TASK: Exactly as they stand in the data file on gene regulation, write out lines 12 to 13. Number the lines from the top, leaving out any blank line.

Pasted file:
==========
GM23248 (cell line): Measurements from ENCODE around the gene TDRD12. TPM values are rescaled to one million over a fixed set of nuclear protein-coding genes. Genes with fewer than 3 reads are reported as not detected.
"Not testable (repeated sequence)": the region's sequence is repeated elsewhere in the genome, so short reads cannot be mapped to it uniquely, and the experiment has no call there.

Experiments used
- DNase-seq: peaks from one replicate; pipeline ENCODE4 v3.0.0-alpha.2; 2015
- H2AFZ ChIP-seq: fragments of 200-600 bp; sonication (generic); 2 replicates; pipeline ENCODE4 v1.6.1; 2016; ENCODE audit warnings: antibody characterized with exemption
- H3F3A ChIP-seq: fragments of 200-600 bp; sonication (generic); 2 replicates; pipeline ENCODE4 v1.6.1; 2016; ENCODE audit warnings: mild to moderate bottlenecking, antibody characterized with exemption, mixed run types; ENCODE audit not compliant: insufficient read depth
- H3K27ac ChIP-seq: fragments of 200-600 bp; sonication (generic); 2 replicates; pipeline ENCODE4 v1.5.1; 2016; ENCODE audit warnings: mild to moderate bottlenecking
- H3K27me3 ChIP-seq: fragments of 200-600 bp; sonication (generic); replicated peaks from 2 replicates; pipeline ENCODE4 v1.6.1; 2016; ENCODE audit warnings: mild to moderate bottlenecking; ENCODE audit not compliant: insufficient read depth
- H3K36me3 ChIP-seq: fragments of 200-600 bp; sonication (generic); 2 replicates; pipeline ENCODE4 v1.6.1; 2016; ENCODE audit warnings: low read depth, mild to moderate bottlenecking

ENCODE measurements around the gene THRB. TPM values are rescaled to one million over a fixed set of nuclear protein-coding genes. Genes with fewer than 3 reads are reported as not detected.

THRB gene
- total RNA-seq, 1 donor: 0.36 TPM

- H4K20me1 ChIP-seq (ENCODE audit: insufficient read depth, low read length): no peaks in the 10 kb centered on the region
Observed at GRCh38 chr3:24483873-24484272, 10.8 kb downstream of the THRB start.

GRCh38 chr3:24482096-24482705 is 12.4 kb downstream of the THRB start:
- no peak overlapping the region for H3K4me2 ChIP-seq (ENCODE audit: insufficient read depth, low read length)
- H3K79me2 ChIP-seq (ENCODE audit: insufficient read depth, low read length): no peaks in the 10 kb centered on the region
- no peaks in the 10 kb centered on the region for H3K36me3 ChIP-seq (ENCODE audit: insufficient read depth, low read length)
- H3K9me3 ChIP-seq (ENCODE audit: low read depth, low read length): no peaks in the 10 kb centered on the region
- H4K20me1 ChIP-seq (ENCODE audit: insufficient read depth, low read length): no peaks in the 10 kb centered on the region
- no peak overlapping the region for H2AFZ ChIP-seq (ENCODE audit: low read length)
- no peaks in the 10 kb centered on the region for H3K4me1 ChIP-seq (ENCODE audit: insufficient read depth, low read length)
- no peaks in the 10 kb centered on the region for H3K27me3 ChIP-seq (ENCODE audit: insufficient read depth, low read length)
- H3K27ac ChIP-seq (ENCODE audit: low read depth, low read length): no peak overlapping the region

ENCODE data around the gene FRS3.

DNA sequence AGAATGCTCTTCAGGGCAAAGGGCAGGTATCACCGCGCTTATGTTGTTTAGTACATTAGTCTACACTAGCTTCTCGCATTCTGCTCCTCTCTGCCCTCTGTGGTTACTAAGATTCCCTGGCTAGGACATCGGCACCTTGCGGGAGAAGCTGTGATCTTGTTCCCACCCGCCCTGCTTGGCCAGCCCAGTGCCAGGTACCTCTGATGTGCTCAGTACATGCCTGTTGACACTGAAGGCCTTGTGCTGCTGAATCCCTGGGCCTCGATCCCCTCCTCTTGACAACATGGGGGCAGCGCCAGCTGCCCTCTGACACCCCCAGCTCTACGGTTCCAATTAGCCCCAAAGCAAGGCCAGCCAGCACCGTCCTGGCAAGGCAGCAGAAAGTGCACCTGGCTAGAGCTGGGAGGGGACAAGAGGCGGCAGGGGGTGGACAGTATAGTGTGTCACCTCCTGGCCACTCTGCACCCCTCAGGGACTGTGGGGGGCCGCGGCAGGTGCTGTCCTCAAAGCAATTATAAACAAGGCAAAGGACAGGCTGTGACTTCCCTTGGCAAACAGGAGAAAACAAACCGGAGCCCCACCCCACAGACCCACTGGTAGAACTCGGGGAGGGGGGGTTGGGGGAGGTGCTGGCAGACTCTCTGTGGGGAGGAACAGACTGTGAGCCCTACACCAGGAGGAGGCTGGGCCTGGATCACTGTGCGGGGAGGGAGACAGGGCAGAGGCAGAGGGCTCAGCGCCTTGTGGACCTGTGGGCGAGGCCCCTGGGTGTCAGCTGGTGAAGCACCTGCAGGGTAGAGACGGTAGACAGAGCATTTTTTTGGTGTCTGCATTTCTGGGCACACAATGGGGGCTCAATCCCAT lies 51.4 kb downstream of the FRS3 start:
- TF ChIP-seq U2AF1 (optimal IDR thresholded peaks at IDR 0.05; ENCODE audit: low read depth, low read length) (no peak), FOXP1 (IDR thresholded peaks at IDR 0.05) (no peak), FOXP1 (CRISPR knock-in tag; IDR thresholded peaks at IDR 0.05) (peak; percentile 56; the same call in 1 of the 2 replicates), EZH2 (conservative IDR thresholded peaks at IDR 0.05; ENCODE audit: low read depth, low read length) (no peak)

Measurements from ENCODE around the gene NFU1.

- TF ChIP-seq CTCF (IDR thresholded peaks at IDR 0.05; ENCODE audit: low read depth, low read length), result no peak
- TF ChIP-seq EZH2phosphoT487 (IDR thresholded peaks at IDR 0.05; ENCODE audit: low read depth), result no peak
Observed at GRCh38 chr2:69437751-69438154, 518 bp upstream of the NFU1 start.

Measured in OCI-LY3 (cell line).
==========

- total RNA-seq, 1 donor: 0.36 TPM

- H4K20me1 ChIP-seq (ENCODE audit: insufficient read depth, low read length): no peaks in the 10 kb centered on the region